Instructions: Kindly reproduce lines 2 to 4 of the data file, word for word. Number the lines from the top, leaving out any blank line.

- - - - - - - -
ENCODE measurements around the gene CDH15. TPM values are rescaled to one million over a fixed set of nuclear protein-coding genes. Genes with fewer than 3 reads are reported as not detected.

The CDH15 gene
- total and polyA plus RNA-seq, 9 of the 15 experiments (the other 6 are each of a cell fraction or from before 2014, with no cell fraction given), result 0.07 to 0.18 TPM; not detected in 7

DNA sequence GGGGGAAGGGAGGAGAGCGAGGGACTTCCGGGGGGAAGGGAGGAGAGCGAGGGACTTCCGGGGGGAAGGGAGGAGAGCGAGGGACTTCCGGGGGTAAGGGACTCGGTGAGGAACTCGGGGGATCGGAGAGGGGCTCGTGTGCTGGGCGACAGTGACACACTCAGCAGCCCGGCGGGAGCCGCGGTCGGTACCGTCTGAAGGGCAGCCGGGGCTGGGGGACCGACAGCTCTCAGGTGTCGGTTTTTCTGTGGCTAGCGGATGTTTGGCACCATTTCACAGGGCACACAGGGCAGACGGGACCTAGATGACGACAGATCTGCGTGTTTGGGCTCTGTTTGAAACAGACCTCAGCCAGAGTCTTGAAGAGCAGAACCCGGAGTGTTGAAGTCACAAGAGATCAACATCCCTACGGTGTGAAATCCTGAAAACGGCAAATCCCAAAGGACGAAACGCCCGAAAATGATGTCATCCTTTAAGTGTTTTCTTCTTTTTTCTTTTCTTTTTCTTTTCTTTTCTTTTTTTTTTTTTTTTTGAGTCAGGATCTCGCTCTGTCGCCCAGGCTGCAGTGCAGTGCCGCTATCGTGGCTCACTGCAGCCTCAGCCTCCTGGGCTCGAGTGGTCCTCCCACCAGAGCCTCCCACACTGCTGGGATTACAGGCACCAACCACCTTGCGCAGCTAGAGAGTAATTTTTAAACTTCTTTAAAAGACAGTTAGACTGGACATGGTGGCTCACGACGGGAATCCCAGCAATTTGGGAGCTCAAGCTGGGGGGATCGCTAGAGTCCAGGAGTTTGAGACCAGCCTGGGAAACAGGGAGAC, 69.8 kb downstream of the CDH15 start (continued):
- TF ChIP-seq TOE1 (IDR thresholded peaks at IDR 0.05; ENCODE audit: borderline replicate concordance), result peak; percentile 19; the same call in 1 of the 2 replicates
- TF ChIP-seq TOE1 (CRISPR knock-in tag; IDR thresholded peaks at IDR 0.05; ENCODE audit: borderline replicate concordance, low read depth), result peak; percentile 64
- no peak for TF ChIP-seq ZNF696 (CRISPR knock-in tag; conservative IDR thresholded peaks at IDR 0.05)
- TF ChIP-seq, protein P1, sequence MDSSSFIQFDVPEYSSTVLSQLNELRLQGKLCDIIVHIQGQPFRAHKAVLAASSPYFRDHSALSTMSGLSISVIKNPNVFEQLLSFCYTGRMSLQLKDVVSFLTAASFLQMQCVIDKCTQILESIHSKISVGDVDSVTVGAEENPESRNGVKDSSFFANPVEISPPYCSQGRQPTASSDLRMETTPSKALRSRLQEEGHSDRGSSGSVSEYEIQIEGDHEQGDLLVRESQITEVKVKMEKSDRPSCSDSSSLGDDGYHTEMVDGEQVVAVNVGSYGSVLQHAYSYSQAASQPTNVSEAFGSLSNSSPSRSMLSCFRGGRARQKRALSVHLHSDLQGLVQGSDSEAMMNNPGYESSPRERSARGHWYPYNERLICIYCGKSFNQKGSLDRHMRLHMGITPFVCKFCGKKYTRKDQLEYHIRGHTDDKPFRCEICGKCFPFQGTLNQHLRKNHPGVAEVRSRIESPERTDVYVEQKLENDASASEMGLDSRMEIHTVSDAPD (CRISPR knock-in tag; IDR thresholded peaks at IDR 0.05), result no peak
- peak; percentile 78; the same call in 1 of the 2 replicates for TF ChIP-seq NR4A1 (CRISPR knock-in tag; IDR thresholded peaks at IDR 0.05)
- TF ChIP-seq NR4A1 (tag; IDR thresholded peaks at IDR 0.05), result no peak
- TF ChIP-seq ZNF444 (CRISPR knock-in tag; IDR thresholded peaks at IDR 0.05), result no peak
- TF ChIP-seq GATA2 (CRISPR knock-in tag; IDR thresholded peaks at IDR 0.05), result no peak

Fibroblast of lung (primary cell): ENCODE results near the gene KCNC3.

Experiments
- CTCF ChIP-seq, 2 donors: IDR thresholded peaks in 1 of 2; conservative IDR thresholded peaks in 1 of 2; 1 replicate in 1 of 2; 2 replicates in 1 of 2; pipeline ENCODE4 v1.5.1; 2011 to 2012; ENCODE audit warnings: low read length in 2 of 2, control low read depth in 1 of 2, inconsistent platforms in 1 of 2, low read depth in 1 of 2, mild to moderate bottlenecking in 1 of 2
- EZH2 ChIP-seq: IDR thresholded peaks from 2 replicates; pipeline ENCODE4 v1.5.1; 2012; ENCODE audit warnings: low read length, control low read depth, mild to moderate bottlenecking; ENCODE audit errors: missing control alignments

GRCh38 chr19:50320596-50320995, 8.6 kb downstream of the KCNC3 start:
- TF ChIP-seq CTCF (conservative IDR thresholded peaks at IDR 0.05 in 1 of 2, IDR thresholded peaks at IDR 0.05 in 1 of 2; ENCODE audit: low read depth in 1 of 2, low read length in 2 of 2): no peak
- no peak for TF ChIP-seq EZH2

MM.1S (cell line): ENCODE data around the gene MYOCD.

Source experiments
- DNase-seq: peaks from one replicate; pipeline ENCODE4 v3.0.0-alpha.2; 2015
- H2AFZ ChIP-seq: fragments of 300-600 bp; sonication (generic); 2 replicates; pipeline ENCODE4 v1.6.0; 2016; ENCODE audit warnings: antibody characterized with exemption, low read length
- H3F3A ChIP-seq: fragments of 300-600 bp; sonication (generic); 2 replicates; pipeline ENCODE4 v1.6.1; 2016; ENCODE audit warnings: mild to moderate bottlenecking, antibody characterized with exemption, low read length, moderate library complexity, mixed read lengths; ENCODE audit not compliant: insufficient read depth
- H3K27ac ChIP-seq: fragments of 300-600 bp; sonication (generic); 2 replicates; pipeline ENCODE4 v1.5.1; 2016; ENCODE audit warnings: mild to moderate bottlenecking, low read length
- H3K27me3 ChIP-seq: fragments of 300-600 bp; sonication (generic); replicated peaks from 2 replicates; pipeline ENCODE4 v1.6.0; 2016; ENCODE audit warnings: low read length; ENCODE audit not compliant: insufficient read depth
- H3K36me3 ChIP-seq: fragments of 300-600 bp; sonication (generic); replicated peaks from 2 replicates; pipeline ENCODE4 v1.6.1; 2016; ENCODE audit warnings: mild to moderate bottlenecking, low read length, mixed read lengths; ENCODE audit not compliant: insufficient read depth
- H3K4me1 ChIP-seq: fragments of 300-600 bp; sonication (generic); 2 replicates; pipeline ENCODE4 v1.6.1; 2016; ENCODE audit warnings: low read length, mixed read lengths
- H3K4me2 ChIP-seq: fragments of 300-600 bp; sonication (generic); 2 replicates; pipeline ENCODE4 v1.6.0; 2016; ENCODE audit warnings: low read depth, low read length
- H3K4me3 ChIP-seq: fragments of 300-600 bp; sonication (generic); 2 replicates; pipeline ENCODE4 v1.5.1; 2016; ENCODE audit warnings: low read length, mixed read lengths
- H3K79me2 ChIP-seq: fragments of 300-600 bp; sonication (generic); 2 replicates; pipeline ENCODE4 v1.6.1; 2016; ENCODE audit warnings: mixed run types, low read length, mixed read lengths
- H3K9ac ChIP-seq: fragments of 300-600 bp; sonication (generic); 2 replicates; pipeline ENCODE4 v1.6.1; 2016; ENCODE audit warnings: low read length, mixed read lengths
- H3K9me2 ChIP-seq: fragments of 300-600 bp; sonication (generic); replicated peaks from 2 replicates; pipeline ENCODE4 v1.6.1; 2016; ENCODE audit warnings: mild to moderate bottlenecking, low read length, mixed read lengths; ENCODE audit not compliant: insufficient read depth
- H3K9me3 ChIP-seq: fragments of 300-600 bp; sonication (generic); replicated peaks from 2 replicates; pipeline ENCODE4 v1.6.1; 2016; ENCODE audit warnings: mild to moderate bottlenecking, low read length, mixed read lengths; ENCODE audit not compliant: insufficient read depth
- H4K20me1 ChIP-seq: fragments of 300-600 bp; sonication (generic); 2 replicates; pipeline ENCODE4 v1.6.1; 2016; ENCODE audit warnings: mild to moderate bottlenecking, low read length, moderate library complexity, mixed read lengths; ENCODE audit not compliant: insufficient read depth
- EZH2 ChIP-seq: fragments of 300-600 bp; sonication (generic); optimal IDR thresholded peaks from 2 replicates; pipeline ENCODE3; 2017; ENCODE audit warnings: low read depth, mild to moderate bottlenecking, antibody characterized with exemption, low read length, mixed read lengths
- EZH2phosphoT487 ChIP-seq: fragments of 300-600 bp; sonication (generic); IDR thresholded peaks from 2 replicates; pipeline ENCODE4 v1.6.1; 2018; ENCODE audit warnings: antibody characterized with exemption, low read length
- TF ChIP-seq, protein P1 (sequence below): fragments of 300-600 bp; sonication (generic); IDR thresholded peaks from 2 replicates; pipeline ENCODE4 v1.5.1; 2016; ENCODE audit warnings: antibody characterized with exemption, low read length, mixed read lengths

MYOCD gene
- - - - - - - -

The CDH15 gene
- total and polyA plus RNA-seq, 9 of the 15 experiments (the other 6 are each of a cell fraction or from before 2014, with no cell fraction given), result 0.07 to 0.18 TPM; not detected in 7

DNA sequence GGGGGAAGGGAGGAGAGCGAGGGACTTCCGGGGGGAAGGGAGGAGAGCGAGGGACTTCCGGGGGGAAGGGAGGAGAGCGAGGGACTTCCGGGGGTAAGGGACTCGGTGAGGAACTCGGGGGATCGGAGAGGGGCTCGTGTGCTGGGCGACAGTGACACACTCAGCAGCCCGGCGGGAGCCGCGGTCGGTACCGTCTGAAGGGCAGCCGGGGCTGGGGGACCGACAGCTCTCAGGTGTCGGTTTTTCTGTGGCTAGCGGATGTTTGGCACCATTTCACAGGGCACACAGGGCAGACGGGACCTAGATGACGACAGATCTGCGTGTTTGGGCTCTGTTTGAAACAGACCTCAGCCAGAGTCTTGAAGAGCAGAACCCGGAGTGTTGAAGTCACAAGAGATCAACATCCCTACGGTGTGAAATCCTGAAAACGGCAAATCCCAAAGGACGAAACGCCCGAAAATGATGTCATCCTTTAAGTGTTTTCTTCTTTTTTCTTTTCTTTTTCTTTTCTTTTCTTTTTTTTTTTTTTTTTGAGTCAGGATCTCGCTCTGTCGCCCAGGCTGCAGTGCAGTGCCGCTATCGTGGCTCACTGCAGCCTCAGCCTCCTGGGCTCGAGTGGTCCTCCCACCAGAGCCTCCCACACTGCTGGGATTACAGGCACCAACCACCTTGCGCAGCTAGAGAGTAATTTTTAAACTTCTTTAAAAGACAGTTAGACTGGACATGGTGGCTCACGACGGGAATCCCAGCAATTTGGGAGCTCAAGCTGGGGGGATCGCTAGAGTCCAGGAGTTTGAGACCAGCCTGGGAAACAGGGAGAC, 69.8 kb downstream of the CDH15 start (continued):